The Coast Guard's Largest Overseas Unit
Naval operations supporting Operation Iraqi Freedom (OIF) began with the U.S. Navy in the summer of 2002. The Navy drew on its plans for combat operations in Iraq, and in September 2002, U.S. Naval Forces Central Command (NAVCENT) requested U.S. Coast Guard support.
Preparations for Coast Guard deployment moved quickly. In October, the service’s Atlantic Area Command (LANTAREA), headquartered in Portsmouth, Virginia, created a deployable detachment to oversee personnel, supply and maintenance needs for patrol boat operations in the Arabian Gulf. It designated this shore detachment Patrol Forces, Southwest Asia (PATFORSWA). LANTAREA assigned Lt. Cmdr. John McKinley as officer-in-charge for PATFORSWA, and based on their maintenance records, selected the four 110-foot “Island”- Class patrol boats (WPB) Adak, Aquidneck, Baranof and Wrangell.
To prepare PATFORSWA members for deployment, LANTAREA built the PATFORSWA staff around a core group of the seventeen-member crew from the 110-foot cutter Sapelo. LANTAREA drew from over 20 subsidiary commands to assemble a PATFORSWA staff numbering more than 50 members. This shore-side support staff would also include engineers from the Mobile Support Unit (MSU), a reserve unit organized to support the patrol boats.
By November, McKinley led an advance team to the Arabian Gulf to determine the support facilities available in the host country. The Navy’s forces were located at the port city of Manama, Bahrain, mainly at Naval Support Activity (NSA) Bahrain, requiring PATFORSWA staff to locate their base of operations in that area. NSA Bahrain held a variety of Navy posts necessary to PATFORSWA operations, including NAVCENT, the U.S. Fifth Fleet, and Destroyer Squadron 50 (DESRON 50), the operational command for Coast Guard cutter forces.
In early 2003, an advance team arrived in Bahrain to set-up PATFORSWA. On January 15, McKinley touched down while executive officer, Lt. Greg Magee and rest of the staff members arrived within a week. McKinley met with the staff of Task Force 55 and DESRON 50 with which the cutters would operate. PATFORSWA’s command staff arranged for housing, transportation, communications, computer connectivity, workspace and all other support functions. They would face plenty of challenges with summertime temperatures averaging well over 100 degrees Fahrenheit and periodic sandstorms that deposited brown grit on all exposed surfaces.
By the end of February 2003, most PATFORSWA staff members participating in OIF had arrived in Bahrain. The main body touched down on February 26, including four WPB crews; four Law Enforcement Detachment (LEDET) members assigned to each cutter; and the main contingent of support staff for PATFORSWA’s Bahrain base. The MSU Baltimore members also arrived after shipping their support trailers full of parts, tools and equipment.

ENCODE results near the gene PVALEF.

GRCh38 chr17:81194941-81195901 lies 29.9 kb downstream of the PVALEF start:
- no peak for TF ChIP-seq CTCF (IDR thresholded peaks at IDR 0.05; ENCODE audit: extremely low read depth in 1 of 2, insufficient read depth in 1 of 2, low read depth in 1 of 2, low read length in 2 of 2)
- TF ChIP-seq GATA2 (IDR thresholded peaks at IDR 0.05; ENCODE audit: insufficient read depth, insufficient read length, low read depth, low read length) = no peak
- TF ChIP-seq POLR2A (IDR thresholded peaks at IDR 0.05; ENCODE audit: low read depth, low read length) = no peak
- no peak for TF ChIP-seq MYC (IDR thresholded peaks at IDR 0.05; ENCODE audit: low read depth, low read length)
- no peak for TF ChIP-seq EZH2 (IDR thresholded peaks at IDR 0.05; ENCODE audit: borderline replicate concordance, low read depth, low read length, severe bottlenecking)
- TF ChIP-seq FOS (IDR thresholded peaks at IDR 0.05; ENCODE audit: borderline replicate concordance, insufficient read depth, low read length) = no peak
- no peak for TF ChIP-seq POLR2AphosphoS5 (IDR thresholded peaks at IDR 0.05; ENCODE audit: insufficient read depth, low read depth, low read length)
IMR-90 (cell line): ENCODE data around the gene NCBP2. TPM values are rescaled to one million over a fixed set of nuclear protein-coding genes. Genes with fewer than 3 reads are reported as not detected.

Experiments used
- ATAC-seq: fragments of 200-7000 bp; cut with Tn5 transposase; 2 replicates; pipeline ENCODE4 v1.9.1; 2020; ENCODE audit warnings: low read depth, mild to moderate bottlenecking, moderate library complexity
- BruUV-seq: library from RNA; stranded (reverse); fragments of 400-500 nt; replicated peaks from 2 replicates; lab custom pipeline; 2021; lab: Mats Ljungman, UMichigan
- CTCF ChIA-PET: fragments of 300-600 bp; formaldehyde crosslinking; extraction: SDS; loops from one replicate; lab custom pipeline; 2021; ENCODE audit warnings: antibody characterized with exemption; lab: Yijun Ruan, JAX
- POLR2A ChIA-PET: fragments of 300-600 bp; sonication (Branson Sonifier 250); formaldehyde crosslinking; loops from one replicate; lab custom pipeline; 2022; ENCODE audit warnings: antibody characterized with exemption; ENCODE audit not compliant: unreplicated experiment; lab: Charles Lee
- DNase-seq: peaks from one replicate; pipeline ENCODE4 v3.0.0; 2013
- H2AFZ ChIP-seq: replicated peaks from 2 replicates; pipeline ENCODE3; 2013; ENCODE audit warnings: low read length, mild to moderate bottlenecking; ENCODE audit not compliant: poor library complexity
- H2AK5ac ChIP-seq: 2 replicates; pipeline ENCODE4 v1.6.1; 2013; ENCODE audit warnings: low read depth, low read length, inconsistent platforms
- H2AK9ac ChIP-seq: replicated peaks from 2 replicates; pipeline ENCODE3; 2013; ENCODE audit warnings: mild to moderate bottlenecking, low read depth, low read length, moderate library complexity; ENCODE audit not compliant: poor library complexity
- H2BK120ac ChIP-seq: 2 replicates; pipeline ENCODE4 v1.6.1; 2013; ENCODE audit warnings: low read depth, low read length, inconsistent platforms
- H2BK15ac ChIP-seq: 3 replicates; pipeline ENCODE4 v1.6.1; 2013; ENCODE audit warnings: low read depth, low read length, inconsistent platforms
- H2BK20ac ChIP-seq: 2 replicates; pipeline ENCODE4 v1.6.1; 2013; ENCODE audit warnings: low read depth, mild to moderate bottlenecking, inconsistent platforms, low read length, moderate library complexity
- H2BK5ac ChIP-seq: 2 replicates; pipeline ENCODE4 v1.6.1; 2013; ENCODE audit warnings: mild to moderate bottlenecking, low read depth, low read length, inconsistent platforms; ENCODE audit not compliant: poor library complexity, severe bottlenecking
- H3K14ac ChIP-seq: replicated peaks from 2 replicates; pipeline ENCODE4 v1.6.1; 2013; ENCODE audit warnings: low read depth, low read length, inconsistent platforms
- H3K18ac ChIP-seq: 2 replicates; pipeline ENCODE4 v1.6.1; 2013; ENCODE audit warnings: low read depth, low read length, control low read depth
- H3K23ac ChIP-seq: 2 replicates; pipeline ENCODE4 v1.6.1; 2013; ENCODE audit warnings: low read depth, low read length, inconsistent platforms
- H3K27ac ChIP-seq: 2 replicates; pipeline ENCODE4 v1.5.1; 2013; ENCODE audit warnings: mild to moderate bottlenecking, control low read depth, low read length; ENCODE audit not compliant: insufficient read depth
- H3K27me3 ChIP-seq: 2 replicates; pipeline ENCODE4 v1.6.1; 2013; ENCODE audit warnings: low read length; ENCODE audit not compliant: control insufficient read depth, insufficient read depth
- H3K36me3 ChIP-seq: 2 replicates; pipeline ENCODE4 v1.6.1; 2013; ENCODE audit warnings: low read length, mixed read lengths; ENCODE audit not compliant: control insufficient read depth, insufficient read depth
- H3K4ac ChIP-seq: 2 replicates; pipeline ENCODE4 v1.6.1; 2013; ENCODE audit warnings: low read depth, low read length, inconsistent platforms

As PATFORSWA stood up operations, the detachment’s mission conformed to realities on the ground. The crew from Sapelo, originally intended to serve as a relief for individuals on board deployed cutters, were not needed in that role. McKinley became a fulltime liaison officer to DESRON 50 and Magee became assistant operations officer for DESRON 50 in addition to their duties as PATFORSWA’s commander and executive officer. The Navy tasked PATFORSWA with supporting two Navy 170-foot Cyclone-Class patrol craft due to their similarity to Coast Guard patrol boats. In addition, PATFORSWA began 24-hour force protection at its compound. U.S. naval forces could only occupy a 400-meter stretch of their pier’s 900-meter length, so vessel shifting also became a regular task for the WPB crews.
After the patrol boats arrived, the work tempo accelerated. The 110s appeared in Bahrain having ridden Motor Vessel Industrial Challenger for about 35 days from Portsmouth, Virginia. On Mar. 5, a heavy-lift crane off-loaded the cutters taking only six hours to set them in the water. The cutter crews conducted sea trials for two days, stowed stores aboard the patrol boats on Mar. 8. On Mar. 9, Adak and Aquidneck deployed to the Northern Arabian Gulf followed by Baranof and Wrangell on Mar. 12. On Mar. 19, OIF combat operations commenced and PATFORSWA’s cutters served as the coalition’s workhorses in boarding, escort and force protection duties. PATFORSWA’s units proved so successful that WPBs Monomoy and Maui joined the flotilla in May 2004, bringing the number of 110s in the Arabian Gulf to six.
PATFORSWA is the Coast Guard’s largest unit outside the United States, comprising six WPB crews, a relief crew for key personnel, and shore-side support units. In 2010, a 12-member Maritime Engagement Team (MET) joined PATFORSWA. It conducts law enforcement training for vessel and shore-side personnel associated with partner nations in the region and coalition-nation vessels. PATFORSWA also supports the advanced interdiction team, a 12-person detachment comprised of Coast Guard Maritime Security Response Team (MSRT) personnel. In addition, PATFORSWA operates a forward base at the Kuwait Naval Base, providing support and assistance when cutters arrive there.
Today, PATFORSWA supports Operation Enduring Freedom and Inherent Resolve, provides maritime humanitarian presence on the seas, supports the Navy’s Fifth Fleet, and forms strong ties with partner nations throughout the Arabian Gulf region.
William Thiesen is the Coast Guard Atlantic Area historian.
This article appears courtesy of Coast Guard Compass and may be found in its original form here.
The opinions expressed herein are the author's and not necessarily those of The Maritime Executive.